Not strictly a part of the fellowship, but it did form part of my time away. I took advantage of the facts that:
to book a "birthday surprise long weekend" for Rachel in Prague.
Prague is a beautiful city. Many would claim that it's the most beautiful in the world. Having been to very few of the contenders, I can't comment beyond the fact that if you haven't seen it yet, do so soon, before the creeping Westernisation finally tarmacs over the cobbled streets.
Prague is famous for its architecture, and rightly so. Almost every other building is adorned in some way or other with a mural, some relief statues, ornate metalwork (including the copper that gave the city its "golden city" epithet - before it all corroded green, of course) or decorative stone/brickwork. There are so many examples of brilliant architecture that you can almost find yourself admiring the examples of "Czech functionalism" and "Communist Pragmatism" by mistake. Even the theatre extension that is scorned by the locals ("a streak of frozen piss" is a literal translation, apparently) would make many UK cities look better.
With its wide river, almost impenetrable local dialect, cars that don't stop for zebra crossings and complete absence of hills within the main city, you could almost be in Hull. Apart from the cobbled/blockwork streets and pavements that is. The pavements are made from approximately 2" squares - the marble ones (I presume that's what they are) being especially slippery in the wet. They're not just a throwback to Communist rule and work creation, either - we saw several in states of repair. We also saw several roads in states of repair (i.e. dug up) but no-one working on them, too.
Prague has suffered a lot with the recent flooding, although it's not that obvious - the Metro is closed (and the smell of damp coming from the stairwells suggests you wouldn't want to go down there anyway) and some old buildings still smell like they haven't yet dried out (although that may have nothing to do with the floods, of course). The one underground supermarket we visited was business as usual, though.
Food is interesting in Prague. For the unadventurous (or overly advertising-seduced) there is KFC and McDonald's. For the adventurous there is genuine Czech cuisine (or so the restaurants claim) which seems to consist mainly of bread and something to soak up with it. Nice bread, and nice stuff to douse it in. Just no butter (oil, usually, or balsamic vinegar). Come to that, usually no milk for tea/coffee, either. Clearly the cow is not such an integral part of Czech cuisine as it is of ours. For those part-way between McD & a diet of bread with extra bread (actually quite tasty & very very filling) there's a selection of Pizzerias (you have to ask to mozzarella rather than Czech Edam), Chinese and suchlike: Prague, whilst maintaining much of its roots, is gaining cosmopolitanism. Blame it on the Internet, if you like - there's enough Internet cafes here for a school trip to have one per pupil (i.e. 2 per child) - but I suspect the tourists (that's us) are more likely culpable.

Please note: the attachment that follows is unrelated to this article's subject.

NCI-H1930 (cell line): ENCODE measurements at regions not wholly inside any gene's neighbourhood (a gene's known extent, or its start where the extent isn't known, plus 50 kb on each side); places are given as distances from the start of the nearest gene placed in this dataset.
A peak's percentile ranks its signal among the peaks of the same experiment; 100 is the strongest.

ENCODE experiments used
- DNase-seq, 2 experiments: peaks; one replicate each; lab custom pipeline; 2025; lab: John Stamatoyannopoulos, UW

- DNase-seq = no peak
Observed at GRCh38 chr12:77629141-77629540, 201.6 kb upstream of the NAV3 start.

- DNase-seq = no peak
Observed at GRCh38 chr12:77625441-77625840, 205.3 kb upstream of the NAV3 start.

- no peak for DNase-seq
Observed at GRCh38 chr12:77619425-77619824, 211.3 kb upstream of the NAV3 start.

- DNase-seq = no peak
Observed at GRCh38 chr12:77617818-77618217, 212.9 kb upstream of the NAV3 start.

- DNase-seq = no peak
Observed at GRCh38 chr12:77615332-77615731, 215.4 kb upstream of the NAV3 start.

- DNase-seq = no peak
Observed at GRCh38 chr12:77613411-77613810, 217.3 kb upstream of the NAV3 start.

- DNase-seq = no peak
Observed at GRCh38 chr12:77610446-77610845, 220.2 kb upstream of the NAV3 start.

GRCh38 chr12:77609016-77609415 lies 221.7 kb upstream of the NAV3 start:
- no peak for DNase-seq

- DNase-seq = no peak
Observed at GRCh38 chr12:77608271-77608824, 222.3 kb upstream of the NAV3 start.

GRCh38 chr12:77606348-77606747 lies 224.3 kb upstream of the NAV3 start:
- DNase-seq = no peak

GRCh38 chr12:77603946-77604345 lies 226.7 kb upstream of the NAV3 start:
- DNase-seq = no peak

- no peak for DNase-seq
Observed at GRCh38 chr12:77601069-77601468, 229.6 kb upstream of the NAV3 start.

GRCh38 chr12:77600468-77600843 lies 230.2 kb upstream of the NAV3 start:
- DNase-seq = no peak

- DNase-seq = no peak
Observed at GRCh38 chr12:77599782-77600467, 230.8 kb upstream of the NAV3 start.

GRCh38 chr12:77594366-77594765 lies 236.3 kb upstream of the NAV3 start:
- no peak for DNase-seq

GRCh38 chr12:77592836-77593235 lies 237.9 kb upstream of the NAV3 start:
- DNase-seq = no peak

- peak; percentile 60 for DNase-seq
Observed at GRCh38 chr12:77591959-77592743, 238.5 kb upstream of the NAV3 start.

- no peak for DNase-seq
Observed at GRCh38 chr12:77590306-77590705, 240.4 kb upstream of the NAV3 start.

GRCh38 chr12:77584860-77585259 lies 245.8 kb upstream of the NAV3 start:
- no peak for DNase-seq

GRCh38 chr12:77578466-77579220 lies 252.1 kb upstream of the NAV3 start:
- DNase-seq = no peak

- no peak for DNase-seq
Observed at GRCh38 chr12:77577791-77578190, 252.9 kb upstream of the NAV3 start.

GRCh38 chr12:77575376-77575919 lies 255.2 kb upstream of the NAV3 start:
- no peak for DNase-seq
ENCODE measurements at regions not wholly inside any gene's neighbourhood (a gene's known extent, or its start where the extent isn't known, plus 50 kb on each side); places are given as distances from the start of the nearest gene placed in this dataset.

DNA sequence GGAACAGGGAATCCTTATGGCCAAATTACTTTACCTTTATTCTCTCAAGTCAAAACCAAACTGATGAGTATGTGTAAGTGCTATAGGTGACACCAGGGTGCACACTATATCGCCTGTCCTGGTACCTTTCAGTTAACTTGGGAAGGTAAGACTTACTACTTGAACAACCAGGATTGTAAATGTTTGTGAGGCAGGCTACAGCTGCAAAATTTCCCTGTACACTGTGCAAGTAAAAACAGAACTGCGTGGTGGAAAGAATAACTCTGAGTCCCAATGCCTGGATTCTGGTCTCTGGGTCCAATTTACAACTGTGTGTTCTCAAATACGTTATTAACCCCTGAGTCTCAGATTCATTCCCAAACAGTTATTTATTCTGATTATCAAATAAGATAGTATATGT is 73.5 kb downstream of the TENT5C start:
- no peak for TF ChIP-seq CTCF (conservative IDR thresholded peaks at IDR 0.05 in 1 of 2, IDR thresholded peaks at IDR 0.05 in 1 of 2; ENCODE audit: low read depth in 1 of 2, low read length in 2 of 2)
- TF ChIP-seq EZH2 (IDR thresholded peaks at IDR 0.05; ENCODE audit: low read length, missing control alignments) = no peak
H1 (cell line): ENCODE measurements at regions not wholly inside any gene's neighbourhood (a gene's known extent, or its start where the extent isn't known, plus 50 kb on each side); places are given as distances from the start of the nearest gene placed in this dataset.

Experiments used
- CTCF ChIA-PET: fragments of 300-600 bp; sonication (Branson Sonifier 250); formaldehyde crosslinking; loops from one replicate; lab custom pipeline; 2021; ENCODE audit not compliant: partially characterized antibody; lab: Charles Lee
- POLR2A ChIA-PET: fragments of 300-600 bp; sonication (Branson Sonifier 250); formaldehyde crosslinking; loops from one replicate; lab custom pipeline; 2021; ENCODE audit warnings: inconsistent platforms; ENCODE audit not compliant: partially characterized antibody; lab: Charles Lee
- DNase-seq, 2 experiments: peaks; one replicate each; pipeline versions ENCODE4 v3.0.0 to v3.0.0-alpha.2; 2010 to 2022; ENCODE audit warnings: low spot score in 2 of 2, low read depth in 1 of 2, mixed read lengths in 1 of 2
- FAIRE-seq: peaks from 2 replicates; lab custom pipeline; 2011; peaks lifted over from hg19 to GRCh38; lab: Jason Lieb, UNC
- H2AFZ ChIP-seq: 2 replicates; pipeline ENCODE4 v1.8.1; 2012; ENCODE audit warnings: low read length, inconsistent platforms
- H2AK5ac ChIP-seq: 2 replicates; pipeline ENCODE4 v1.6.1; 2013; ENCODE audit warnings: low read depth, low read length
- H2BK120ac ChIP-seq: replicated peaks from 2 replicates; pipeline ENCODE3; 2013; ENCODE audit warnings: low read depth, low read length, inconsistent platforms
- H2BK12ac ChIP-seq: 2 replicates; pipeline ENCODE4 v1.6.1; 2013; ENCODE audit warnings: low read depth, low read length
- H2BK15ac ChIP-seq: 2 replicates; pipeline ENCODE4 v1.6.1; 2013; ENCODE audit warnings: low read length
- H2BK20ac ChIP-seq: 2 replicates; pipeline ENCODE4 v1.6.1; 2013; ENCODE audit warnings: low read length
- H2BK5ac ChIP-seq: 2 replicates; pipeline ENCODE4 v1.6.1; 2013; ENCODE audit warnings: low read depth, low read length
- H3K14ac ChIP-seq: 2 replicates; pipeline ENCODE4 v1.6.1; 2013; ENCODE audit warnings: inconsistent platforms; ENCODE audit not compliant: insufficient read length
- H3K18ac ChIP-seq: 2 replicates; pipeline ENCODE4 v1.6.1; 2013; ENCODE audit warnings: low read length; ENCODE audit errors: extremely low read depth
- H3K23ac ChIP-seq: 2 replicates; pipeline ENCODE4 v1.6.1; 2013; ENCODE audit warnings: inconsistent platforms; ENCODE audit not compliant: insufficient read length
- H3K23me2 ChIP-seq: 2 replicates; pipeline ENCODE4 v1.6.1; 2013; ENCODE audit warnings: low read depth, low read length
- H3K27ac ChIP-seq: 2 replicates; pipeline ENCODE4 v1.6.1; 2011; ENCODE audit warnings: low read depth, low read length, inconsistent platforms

We did and saw a lot in Prague. Everything we did Iíd recommend - although it might be better to take the railway up the hill & walk down to the Castle, rather than walk up all those steps to it (like we did).
All too soon, though, the weekend came to a close. It had proved prohibitively expensive to send Rachel back to the UK on Sunday and seemed unfair to leave her there alone, so we left (on separate planes) on Monday morning. My plan had been for me to put her on a plane instead of vice versa (so I could claim that she was leaving me for seven weeks) but Lufthansa had other ideas. Lufthansa also have the idea that when there's only four seats across the plane, they're coded A, C, D & F. I feel sorry for anyone who always sits in seat B because it's their lucky letter. Still, it's bad luck to be superstitious (as my brother's fond of saying and I am fond of quoting).
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On to Erlangen